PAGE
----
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An educated customer is a more valuable customer and is much more likely to be a customer in the future.

When you boil it down, your business has two priorities: make something useful, then make people good at using it. That’s much easier said than done. What is clear is that the latter point is entirely dependent upon how effectively you deliver knowledge to your customers. 

Barring the rare customers who will dedicate significant time and effort to teaching themselves your product, most customers need the expert guidance of the product developer (hey, that’s you) to help them gain confidence in using your product. 

The quality of the learning content you build is crucial to the depth of knowledge you deliver to your prospective users. Obviously, this is important because you spent time putting a product together, so why wouldn’t you spend a similar amount of time teaching users to be good at using it? 

 

Good Customer Education Builds Good Customer Experience

Building directly off the idea that getting people to know your product is top-tier important, it’s not hard to see why customer education influences customer experience. You’ve made a useful product, but few things are so intuitive that they require zero instruction. There are a couple of elements that need to be at the forefront of your customer education efforts.

Accessibility 

I like to refer to this as a cognitive admission price. Fancy words for a simple idea: in other words, is your content’s cost of admission so high that only people with a certain entry-level of understanding will get any use out of it? Are you leaving out potential customers because your learning content isn’t accessible enough for people outside your industry or without an advanced technical background? When your learning content starts with a high cognitive admission price, you deprive scores of people access from learning your product. And they’ll simply go find another one.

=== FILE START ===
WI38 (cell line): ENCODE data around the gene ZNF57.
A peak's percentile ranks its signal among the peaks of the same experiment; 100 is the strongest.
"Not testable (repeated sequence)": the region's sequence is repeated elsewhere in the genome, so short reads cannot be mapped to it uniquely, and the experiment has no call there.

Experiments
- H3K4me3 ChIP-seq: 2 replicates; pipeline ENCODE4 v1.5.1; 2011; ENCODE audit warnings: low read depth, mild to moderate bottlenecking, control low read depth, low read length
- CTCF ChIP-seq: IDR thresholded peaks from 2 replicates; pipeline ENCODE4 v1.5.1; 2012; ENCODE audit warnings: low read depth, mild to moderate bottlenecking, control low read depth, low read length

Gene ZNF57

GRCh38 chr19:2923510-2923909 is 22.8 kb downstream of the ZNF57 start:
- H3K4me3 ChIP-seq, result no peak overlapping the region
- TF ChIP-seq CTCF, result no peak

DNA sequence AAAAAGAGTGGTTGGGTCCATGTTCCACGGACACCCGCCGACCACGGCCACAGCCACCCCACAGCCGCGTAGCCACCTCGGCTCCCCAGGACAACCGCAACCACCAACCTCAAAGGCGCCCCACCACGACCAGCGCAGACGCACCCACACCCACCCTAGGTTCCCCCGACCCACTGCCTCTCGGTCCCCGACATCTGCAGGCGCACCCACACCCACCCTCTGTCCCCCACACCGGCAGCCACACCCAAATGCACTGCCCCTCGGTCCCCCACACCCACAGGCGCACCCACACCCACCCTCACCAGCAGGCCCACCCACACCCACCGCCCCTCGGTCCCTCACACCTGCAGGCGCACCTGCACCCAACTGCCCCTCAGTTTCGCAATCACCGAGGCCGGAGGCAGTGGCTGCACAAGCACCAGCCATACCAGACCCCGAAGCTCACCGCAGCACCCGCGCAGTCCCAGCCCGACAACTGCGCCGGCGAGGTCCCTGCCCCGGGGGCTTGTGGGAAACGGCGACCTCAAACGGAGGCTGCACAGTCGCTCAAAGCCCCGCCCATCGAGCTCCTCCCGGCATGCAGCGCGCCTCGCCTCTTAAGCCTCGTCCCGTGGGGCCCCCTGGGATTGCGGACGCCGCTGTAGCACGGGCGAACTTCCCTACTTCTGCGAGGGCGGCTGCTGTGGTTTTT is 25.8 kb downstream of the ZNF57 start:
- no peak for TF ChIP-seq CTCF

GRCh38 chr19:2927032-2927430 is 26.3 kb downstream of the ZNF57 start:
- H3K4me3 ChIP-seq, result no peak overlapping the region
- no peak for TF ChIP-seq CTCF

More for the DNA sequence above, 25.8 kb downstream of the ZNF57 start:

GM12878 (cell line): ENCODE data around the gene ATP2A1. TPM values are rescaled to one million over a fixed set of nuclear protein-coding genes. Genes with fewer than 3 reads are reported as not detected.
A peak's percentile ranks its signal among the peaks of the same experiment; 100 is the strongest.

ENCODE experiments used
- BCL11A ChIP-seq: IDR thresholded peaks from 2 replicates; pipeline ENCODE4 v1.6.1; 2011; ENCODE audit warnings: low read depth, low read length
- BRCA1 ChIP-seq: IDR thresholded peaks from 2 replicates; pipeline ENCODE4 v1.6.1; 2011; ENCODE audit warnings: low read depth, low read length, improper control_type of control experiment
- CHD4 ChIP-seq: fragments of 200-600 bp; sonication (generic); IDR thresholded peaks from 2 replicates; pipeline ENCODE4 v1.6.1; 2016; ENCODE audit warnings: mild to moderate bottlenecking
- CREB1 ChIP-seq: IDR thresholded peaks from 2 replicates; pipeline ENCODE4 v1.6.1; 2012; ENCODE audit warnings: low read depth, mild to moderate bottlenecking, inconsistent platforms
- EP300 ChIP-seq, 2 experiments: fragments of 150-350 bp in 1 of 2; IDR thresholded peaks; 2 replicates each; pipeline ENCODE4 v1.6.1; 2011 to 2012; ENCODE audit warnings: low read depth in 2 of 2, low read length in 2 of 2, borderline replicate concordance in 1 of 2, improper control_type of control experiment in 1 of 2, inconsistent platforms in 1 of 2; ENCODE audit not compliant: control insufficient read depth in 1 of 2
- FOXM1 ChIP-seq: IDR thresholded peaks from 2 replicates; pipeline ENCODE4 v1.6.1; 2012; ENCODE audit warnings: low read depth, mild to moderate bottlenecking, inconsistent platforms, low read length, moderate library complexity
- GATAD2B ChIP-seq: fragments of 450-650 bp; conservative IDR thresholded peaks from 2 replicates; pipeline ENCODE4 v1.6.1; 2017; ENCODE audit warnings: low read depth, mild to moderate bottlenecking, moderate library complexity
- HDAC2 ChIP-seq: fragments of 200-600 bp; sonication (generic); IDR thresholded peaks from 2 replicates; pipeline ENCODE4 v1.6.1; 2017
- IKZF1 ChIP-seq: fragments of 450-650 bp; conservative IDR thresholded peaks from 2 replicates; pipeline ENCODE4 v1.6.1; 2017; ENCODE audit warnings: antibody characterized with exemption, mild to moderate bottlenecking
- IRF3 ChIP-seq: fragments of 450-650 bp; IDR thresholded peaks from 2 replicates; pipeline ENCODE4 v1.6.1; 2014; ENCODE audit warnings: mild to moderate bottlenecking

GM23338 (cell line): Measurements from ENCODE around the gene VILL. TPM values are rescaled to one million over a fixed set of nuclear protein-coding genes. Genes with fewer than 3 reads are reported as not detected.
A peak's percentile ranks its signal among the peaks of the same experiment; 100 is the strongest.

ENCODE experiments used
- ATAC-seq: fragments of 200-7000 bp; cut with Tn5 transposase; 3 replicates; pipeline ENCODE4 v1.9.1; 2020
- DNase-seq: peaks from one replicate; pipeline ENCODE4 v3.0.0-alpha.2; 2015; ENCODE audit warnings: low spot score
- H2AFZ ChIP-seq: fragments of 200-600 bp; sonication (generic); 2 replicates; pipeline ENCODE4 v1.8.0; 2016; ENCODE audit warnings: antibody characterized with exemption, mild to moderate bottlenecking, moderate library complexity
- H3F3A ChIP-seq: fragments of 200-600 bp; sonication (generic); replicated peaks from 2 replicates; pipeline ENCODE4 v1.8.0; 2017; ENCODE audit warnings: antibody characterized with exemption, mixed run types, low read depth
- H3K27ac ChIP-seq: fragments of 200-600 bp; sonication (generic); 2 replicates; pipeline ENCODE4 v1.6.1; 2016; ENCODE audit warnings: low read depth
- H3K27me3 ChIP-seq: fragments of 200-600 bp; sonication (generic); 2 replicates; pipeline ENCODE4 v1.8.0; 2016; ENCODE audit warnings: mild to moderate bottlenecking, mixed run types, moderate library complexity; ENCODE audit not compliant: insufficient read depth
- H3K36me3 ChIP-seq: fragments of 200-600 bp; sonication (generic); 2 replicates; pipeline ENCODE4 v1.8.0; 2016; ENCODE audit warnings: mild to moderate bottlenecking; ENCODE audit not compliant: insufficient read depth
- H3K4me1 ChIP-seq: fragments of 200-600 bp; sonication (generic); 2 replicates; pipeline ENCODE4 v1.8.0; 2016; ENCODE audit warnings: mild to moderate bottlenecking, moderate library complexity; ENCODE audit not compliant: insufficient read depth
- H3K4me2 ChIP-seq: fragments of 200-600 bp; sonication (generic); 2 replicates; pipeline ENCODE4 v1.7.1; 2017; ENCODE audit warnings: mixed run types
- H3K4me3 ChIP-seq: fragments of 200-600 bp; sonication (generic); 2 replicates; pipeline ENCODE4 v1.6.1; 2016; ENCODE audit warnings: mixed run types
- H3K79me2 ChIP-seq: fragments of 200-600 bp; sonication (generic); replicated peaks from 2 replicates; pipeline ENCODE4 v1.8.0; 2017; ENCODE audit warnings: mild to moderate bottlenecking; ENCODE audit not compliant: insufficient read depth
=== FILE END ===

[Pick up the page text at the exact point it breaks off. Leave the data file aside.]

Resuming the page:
Engagement 

This is the part of your customer education process that will either cause excitement or indifference. Think back on an awful, boring lecture you slogged through, battling the weight of your own eyelids. Being attentive was painfully difficult, wasn’t it? The same applies to your own learning content. 

Focused, concise bits of content breaks the larger body of content down into smaller pieces, each of which is easier to engage individually. When content engagement is in digestible pieces that can be built into something larger, it’s more likely to keep learners attentive. Topic-based content development provides an ideal way to accomplish this. When your content is broken up into smaller topics, learners are more easily able to access and engage them, while you’re equally able to asses what works and what needs improvement. From there, you’ll be better informed for optimizing your education content. 

People rarely stick around if they’re not engaged in what they’re learning. They’re already interested in your product (hence they’re there to learn), now it’s your responsibility to teach them in a manner that attracts their attention, engages them, and delivers useful instruction in an easily digestible manner.